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Black Jack Ketchum: The Jilted Outlaw
by Jay Robert Nash
Outlaw Black Jack Ketchum was so unlucky at love that he turned to crime to solve his emotional problems. Such a decision was deadly in that he brought him to a grisly death within three years. Born in San Saba County, Texas, Thomas Ketchum (1866-1901) was raised in New Mexico and became a cowboy at an early age. He had little education and was emotionally unstable. A crack shot with a short temper, Ketchum became a notorious outlaw in the late 1890s.
The outlaw's miserable love life was a source of constant vexation to him. Ketchum was jilted by a young woman named Cora who was two-timing him. She later wrote a letter to Ketchum rejecting him, a cruel missive which Ketchum read in front of a number of other cowboys at a ranch where he was working.
Ketchum reacted to this letter by taking his six-gun from its holster and beating his own head with the butt until blood ran from the scalp. In between the vicious blows he administered to himself, Ketchum shouted self-chastisement for being so foolish as to trust his emotions to another. "You will, will you?" he yelled. Then he struck himself again and again, yelling: "Take that! And that!"
|The hanging of western outlaw Black Jack Ketchum on April 25, 1901, one of the most gruesome executions on record.
The rejection of his love so unhinged Ketchum that he immediately launched into a vindictive criminal career. He went out of his way to punish anyone who even mildly disagreed with him. He organized a gang of desperadoes in 1898, hardened outlaws that included his brother Sam Ketchum, G. W. Franks, and William Ellsworth "Elza" Lay (alias Bill McGinnis), who had been one of Butch Cassidy's most trusted riders in the old Wild Bunch.
The gang robbed a number of small banks and stagecoaches in 1898. Lawmen tracking this gang soon realized that Ketchum and his men would return time and again to the same spot to stop the same stagecoach. Ketchum's predictable habits almost ended in his capture on several occasions, and he escaped hard-riding posses by only several minutes. It was as if he was daring the lawmen to apprehend him.
Black Jack also dared anyone to ridicule him as was the case on July 2, 1899, when he arrived in Cape Verde, Arizona, and immediately got drunk in a saloon. He then sat down to a poker game with several miners. When two burly miners made fun of his drunken conduct, Ketchum suddenly sobered.
Jumping to his feet, the outlaw swept back his long black coat so that his two guns showed and then ordered the miners to go for their guns. He was a fearsome sight, with dark, piercing eyes, heavy, dark eyebrows and a thick, black handlebar mustache. The miners reached for their guns and Ketchum fatally shot them both. He then fled the town.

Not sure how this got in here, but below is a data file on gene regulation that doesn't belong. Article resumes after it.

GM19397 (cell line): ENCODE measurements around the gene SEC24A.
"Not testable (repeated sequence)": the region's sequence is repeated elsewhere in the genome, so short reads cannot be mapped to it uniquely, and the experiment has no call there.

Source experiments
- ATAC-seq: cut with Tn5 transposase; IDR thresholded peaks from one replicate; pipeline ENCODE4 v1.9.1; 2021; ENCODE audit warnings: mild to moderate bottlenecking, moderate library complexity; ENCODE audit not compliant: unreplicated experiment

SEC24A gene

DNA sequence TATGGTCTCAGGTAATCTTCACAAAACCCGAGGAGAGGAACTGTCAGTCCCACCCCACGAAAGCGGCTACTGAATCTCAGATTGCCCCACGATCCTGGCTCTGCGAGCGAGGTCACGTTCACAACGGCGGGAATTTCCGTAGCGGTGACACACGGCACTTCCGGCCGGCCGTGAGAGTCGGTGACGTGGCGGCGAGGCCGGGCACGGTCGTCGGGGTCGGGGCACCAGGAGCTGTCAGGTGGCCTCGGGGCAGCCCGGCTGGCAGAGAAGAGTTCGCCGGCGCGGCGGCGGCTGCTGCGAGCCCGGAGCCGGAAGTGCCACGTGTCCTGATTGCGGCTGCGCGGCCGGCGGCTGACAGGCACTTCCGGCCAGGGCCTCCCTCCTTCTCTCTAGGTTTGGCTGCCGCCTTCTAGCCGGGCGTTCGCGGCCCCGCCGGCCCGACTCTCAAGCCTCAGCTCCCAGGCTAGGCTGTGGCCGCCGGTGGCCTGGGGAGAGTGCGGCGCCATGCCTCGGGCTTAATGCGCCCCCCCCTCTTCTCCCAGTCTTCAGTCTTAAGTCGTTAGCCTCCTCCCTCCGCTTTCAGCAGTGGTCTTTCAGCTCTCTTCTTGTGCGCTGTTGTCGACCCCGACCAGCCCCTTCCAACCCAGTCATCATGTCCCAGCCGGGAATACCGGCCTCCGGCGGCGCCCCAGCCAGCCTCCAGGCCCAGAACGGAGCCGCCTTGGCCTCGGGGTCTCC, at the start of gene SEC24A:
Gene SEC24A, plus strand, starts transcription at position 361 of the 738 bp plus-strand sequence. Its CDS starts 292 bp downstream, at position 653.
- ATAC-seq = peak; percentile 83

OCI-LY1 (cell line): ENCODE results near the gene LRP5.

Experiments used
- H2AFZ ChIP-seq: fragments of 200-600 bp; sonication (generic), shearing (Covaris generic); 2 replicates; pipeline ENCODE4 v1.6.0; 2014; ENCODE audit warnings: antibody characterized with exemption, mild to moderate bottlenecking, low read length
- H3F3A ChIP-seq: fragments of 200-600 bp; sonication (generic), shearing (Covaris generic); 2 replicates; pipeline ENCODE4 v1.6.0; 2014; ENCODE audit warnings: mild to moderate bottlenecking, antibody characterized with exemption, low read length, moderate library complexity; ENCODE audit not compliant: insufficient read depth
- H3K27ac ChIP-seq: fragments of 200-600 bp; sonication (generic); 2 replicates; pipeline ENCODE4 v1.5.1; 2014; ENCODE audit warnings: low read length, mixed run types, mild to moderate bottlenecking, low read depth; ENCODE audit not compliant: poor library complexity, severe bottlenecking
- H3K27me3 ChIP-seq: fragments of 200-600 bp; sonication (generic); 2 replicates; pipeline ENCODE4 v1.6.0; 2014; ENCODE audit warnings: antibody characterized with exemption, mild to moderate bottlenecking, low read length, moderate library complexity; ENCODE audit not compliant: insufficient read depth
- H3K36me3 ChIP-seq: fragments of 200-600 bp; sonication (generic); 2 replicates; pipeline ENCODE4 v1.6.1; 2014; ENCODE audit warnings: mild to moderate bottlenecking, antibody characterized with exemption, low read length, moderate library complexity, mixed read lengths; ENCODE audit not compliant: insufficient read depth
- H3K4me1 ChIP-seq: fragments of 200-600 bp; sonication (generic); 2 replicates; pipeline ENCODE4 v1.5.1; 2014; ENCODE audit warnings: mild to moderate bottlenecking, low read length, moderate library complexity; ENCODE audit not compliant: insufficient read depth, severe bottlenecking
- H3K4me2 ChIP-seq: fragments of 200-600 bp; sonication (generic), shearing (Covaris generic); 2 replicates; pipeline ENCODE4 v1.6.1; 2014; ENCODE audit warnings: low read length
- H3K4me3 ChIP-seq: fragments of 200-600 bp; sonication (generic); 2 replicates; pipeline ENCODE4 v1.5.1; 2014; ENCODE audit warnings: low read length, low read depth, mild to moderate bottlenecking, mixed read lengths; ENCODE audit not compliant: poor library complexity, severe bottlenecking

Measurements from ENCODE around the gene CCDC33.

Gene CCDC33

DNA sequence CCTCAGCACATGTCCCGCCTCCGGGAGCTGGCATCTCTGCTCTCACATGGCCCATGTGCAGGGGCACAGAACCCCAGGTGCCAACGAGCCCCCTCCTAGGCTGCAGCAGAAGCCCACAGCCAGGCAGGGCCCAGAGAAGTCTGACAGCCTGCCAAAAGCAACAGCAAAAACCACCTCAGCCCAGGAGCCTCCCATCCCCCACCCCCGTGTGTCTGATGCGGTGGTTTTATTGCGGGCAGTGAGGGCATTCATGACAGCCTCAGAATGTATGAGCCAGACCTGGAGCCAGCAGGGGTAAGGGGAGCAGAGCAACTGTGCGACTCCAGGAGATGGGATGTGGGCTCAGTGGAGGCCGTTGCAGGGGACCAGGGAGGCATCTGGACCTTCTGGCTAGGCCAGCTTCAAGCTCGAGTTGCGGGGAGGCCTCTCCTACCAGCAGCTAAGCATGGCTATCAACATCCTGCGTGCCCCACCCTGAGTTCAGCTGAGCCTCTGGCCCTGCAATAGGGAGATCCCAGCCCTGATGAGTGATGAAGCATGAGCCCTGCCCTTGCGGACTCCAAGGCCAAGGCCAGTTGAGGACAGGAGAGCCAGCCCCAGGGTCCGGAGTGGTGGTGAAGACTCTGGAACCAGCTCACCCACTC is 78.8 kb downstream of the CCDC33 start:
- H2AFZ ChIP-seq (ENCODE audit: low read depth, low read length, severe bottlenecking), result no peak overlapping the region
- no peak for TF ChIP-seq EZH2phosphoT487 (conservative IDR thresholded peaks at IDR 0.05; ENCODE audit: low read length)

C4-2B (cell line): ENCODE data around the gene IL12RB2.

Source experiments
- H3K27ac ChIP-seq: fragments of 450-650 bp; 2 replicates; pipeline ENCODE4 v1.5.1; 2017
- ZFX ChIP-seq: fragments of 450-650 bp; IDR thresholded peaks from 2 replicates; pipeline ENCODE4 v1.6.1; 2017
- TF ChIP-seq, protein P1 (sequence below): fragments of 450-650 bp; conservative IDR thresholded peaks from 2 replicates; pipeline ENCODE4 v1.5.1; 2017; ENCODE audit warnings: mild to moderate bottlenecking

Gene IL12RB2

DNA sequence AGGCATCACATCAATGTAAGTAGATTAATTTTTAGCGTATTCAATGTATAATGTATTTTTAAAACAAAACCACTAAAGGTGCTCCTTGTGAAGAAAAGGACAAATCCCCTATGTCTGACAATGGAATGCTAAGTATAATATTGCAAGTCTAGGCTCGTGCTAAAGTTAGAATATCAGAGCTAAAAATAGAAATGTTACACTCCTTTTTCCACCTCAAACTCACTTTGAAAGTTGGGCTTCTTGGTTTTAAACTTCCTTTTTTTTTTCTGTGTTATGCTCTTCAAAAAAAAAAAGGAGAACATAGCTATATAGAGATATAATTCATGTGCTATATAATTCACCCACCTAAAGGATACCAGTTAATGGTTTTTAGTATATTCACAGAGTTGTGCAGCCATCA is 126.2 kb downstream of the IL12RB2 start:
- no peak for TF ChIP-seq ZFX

The following year, Black Jack's brother and all of his gang members had been arrested, jailed or killed. He was now alone but, undaunted. Single-handedly, he stopped a Colorado & Southern train near Folsom, Arizona, on August 16, 1899. As Ketchum was scooping up a few hundred dollars in cash from the baggage car safe, the guard reached for a gun and Ketchum shot him in the jaw. He then leaped from the car and began to run toward his horse when conductor Frank Harrington jumped down from a passenger car, firing at him with a shotgun.
Ketchum turned and faced Harrington and both men advanced upon each other, blazing away. Ketchum shot Harrington, but not before the conductor unloaded a blast of buckshot into Ketchum. The outlaw escaped under the cover of darkness. A train crew found him the next day a short distance down the line. He was propped against a tree, painfully picking the buckshot out of his chest.
Taken to Santa Fe, Ketchum was tried and convicted of train robbery and was sentenced to death. (Train robbery was by then a capital offense in certain western states, although Ketchum seems to be the only outlaw who was ever executed for this crime.) Jailed at Clayton, N. M., Ketchum watched from his cell window as workmen erected his gallows. As carpenters finished their task, Ketchum shouted to them from the window of his cell: "You did a fine job, boys, but why not tear down the stockade so the fellows can see a man hang who never killed anyone?"
On the day of his execution, April 25, 1901, Ketchum refused to confess to a visiting priest. "I'm gonna die as I've lived," he told the clergyman, "and you ain't gonna change me in a few minutes." The warden asked Black Jack if he had any last requests. The celebrated outlaw smiled and then said: "Have someone play a fiddle when I swing off." Many newspaper men were present to record the outlaw's last moments and he played to them with great bravado.
When he was led into the courtyard, Black Jack saw the scaffold and suddenly increased his gait, almost sprinting up the steps of the gallows. Standing beneath the noose of the hangman's rope, Ketchum said loudly to the many witnesses standing at the foot of the gallows: "I'll be in hell before you start breakfast, boys!" The noose was affixed around his neck and a black hood was placed over his head and face.
A moment before the trap door was flung wide, Black Jack Ketchum's last words roared out from beneath the darkly sinister shroud: "Let her rip!" The executioner pulled the lever, the trap door shot backward and Ketchum plummeted to his death.
The outlaw's last words were gruesomely prophetic. The hangman had improperly fixed the rope around the outlaw's neck and put too much weight on his legs, such that the outlaw went through the trap with terrific force and was decapitated. The spouting gore from his headless torso soaked the front ranks of the visitors at the foot of the scaffold. It was one of the most horrific executions on record.
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